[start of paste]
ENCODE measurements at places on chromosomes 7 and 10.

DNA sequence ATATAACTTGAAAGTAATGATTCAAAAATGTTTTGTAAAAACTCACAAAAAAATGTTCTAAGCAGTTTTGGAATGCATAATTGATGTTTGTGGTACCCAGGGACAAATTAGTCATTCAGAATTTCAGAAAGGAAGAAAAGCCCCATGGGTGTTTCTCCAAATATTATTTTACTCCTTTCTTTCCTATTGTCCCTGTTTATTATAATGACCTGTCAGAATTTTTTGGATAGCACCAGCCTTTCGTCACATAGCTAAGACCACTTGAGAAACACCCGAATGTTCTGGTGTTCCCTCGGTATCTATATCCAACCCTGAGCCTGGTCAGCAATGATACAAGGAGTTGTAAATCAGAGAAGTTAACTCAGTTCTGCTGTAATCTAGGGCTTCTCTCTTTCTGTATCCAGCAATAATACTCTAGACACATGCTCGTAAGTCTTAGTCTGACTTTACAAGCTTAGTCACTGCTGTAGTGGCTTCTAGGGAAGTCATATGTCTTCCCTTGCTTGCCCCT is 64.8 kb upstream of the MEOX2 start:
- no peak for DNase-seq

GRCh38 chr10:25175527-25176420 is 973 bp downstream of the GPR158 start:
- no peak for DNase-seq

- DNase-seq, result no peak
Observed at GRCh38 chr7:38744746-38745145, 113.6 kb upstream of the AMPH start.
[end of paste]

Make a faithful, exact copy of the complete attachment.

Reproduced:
ENCODE measurements at places on chromosomes 7 and 10.

DNA sequence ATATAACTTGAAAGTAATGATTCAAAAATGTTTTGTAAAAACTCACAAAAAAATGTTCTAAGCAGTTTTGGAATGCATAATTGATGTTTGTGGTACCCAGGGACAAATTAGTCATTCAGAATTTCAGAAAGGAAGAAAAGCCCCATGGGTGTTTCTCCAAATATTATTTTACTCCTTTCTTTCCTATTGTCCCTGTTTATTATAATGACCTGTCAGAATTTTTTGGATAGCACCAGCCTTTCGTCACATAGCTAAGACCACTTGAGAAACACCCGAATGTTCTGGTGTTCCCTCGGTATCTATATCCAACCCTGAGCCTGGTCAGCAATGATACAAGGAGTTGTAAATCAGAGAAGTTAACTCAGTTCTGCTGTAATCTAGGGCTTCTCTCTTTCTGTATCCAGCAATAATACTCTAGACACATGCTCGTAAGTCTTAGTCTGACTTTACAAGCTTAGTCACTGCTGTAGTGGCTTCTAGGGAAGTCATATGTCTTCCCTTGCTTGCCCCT is 64.8 kb upstream of the MEOX2 start:
- no peak for DNase-seq

GRCh38 chr10:25175527-25176420 is 973 bp downstream of the GPR158 start:
- no peak for DNase-seq

- DNase-seq, result no peak
Observed at GRCh38 chr7:38744746-38745145, 113.6 kb upstream of the AMPH start.